#StationStories - the Piccadilly Circus edition

The train has now arrived at Piccadilly Circus… 

Founded: 10th March 1906
Lines: Piccadilly and Bakerloo

Bio: Piccadilly Circus Tube station was opened on 10th March 1906 by the Baker Street and Waterloo Railway (now the Bakerloo line). By 1907, 1.5 million passengers were using the station platforms and by 1922 this number had grown to 18 million. In order to keep up with the huge volume of passengers, the station underwent construction in 1925. A subsurface booking hall, circulating area and a public pedestrian subway were created. Half a million pounds was spent on this renovation with a total of 11 escalators installed, leading to the two lines serving the station.

Image provided by the London Transport Museum www.ltmuseum.co.uk

Since the early 1900’s, the Tube station has been surrounded by illuminated advertising hoardings on buildings, although now only the north-western corner remains as an illuminated advertising billboard. Known as the ‘Piccadilly Lights’, it is one of London’s and the world’s best known landmarks, having been a feature of the city for over 100 years, dominating Piccadilly Circus.   Coca-Cola is the longest serving advertiser having had a sign at Piccadilly Circus since 1954.

Image provided by the London Transport Museum www.ltmuseum.co.uk

Piccadilly Circus is a proposed stop on the new Chelsea–Hackney line, also known as the Crossrail 2, a new high-frequency, high-capacity rail line running through London and into Surrey and Hertfordshire. If the line becomes part of the London Underground, it is possible that a new station may have to be built under the existing levels. However the Chelsea-Hackney Line is not likely to be completed until at least 2022.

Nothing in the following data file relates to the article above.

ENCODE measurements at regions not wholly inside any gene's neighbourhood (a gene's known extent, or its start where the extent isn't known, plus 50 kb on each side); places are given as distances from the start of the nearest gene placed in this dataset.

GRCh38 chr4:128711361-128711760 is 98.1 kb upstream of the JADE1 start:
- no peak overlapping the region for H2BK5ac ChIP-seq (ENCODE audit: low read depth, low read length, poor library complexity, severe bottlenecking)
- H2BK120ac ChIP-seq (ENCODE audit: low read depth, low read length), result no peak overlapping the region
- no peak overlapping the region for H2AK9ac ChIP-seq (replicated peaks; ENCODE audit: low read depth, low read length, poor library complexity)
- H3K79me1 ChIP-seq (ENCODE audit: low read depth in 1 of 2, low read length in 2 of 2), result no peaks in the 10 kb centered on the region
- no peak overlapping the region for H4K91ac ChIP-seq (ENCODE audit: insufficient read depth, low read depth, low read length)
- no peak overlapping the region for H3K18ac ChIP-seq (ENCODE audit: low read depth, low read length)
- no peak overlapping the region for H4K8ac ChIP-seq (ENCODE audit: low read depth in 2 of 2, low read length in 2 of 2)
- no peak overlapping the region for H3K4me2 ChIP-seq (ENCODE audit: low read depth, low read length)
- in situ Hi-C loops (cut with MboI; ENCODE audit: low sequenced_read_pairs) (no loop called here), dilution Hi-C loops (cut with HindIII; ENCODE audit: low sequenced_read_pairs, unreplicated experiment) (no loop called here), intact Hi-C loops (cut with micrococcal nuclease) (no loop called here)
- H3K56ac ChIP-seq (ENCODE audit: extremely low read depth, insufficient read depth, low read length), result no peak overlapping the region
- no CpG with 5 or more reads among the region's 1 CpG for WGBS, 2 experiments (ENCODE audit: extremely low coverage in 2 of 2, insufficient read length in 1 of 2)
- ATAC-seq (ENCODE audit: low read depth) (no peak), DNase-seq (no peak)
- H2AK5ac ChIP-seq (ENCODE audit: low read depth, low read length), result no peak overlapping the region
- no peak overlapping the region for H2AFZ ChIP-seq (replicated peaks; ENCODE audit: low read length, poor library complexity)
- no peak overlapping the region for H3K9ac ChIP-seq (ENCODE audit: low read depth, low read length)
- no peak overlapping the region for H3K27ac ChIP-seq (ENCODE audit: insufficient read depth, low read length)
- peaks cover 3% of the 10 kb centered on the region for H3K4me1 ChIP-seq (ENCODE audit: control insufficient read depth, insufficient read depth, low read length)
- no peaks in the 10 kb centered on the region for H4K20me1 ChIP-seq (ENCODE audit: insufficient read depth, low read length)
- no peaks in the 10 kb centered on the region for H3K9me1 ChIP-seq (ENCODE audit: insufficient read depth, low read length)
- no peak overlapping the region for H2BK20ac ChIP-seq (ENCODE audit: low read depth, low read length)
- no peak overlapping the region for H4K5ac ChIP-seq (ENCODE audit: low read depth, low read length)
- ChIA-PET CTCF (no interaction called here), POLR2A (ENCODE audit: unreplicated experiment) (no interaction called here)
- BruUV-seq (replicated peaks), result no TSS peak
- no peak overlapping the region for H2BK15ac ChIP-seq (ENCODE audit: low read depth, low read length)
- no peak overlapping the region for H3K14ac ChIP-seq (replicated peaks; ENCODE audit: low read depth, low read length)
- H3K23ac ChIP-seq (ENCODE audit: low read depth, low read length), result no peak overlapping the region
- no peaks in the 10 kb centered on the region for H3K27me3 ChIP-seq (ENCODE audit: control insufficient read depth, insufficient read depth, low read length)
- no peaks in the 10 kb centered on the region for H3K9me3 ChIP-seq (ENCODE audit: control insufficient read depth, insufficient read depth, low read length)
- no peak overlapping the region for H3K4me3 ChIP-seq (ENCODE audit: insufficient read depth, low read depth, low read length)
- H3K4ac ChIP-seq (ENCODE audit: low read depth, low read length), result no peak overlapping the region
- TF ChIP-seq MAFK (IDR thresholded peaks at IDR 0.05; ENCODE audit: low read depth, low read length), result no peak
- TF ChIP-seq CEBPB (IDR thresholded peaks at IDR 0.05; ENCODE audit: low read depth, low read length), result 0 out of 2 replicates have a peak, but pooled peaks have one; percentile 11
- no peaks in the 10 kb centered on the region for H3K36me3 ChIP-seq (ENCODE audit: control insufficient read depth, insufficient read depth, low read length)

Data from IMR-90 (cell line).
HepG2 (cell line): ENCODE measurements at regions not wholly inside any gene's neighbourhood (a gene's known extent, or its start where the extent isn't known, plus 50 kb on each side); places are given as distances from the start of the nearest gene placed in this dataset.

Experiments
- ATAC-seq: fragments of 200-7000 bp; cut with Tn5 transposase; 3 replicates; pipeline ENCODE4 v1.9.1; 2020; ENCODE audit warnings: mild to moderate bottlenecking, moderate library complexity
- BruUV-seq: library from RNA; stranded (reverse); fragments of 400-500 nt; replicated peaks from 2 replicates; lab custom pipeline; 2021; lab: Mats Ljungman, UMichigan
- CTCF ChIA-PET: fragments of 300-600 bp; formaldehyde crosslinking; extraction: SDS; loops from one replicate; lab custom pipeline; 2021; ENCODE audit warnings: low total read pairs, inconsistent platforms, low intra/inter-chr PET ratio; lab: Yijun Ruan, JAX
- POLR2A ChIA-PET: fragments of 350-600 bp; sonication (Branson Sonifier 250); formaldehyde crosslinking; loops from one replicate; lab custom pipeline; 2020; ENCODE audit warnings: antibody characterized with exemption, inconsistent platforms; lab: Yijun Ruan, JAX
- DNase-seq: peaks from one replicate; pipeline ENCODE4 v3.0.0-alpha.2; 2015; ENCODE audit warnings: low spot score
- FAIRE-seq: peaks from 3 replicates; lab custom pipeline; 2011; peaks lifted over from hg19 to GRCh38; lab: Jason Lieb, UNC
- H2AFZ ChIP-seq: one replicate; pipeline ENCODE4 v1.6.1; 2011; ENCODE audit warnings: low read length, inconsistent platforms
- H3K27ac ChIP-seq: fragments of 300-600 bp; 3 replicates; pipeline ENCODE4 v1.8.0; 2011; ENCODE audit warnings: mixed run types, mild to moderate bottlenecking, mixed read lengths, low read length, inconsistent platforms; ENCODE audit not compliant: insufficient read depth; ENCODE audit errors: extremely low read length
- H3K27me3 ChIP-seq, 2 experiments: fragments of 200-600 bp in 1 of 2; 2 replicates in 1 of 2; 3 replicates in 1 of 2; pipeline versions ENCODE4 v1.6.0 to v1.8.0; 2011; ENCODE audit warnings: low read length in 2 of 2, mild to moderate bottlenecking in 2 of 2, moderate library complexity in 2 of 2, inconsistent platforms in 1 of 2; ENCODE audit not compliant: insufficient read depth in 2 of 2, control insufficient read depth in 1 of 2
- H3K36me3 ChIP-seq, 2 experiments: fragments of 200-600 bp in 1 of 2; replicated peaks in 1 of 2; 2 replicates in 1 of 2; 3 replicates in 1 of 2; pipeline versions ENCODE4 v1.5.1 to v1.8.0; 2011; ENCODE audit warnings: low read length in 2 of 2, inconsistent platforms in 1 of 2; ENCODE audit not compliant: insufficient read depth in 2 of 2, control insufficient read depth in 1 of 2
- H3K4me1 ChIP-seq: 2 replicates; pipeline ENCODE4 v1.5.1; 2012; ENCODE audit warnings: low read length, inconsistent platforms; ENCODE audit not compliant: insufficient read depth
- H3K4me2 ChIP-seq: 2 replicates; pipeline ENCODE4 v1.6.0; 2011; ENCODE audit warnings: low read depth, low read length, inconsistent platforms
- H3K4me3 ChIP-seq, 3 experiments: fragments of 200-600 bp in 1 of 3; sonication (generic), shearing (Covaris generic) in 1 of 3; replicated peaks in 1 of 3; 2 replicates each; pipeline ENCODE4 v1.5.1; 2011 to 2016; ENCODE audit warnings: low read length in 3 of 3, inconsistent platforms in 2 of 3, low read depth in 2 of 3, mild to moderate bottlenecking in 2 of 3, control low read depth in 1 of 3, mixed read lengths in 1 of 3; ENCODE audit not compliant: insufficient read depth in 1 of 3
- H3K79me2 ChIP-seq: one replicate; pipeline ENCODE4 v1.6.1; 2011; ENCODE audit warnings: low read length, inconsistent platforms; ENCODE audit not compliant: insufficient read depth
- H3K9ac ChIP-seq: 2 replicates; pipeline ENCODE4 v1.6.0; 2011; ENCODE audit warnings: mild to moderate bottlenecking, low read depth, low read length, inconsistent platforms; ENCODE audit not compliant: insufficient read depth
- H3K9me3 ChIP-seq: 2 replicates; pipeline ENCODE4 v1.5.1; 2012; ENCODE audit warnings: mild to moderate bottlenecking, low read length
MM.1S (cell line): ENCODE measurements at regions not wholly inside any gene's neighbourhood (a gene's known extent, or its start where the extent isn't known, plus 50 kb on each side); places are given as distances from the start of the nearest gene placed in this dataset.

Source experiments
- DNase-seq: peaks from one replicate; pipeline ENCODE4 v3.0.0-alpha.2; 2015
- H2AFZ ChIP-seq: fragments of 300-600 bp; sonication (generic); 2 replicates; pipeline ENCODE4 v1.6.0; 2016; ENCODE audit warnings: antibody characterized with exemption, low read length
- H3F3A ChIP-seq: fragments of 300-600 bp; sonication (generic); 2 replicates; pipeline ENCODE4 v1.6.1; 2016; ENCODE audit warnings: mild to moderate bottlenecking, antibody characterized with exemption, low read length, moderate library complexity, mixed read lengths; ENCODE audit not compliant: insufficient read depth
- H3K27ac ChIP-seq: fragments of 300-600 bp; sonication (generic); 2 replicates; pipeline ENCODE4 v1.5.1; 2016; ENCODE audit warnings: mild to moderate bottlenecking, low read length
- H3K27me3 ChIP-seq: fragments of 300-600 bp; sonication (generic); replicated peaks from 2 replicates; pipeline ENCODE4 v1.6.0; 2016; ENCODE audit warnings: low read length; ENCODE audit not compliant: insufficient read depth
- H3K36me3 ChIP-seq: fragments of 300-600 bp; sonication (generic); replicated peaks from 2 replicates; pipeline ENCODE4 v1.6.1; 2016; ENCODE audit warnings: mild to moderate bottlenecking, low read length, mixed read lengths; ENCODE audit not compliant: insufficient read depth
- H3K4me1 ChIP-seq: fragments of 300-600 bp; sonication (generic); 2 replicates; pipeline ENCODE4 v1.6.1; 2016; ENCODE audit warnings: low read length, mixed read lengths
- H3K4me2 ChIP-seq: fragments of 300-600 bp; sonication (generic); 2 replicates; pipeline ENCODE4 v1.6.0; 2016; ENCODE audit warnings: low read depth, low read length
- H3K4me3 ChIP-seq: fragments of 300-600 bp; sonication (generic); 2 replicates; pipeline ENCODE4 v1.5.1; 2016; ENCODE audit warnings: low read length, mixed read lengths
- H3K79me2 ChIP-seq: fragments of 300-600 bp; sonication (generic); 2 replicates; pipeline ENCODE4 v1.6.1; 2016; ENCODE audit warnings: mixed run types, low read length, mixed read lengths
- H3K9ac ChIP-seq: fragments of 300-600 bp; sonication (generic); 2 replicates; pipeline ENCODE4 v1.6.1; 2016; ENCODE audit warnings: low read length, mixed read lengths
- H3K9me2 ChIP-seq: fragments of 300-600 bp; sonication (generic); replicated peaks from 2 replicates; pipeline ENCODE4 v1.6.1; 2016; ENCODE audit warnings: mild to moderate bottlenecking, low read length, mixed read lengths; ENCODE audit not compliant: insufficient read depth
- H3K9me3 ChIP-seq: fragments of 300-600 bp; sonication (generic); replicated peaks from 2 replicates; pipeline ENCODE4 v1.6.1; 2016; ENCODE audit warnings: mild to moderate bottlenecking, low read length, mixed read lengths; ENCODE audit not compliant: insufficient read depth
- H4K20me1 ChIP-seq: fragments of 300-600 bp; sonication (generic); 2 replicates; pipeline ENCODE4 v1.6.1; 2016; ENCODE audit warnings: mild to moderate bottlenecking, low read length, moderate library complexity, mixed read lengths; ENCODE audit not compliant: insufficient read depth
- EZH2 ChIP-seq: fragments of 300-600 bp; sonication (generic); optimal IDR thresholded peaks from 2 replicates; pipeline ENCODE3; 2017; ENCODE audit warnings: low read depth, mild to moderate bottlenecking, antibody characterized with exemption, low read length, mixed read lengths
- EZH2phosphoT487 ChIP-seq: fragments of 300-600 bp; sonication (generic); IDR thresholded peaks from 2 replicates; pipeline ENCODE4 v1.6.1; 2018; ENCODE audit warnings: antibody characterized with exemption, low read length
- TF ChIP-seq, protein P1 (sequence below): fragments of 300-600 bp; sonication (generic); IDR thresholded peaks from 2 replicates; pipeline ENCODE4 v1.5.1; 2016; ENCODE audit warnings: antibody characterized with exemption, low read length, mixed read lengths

Did you know?

  • Piccadilly Circus station is located directly beneath Piccadilly Circus itself, with entrances at every corner. It is one of the few stations which has no associated buildings above ground. It is itself a Grade 2 listed building
  • The name ‘Piccadilly’ originates from a seventeenth-century frilled collar called a piccadil. Roger Baker, a tailor who became rich making piccadils, lived in the area. ‘Circus’ refers to the roundabout which traffic used to circulate 
  • The bright advertising billboards have only been switched off twice, once for Winston Churchill’s funeral in 1965 and then again for Princess Diana’s in 1997
  • At the centre of Piccadilly Circus is the famous Eros statue, a popular location for visitors to take photographs. Unknown to most, the Eros statue is in fact a memorial to the Earl of Shaftesbury and not the Greek God of Love

Looking to advertise at Piccadilly Circus? Read more about advertising on the London Underground via our dedicated page.

#StationStories - A celebration of the iconic London Underground and its surrounds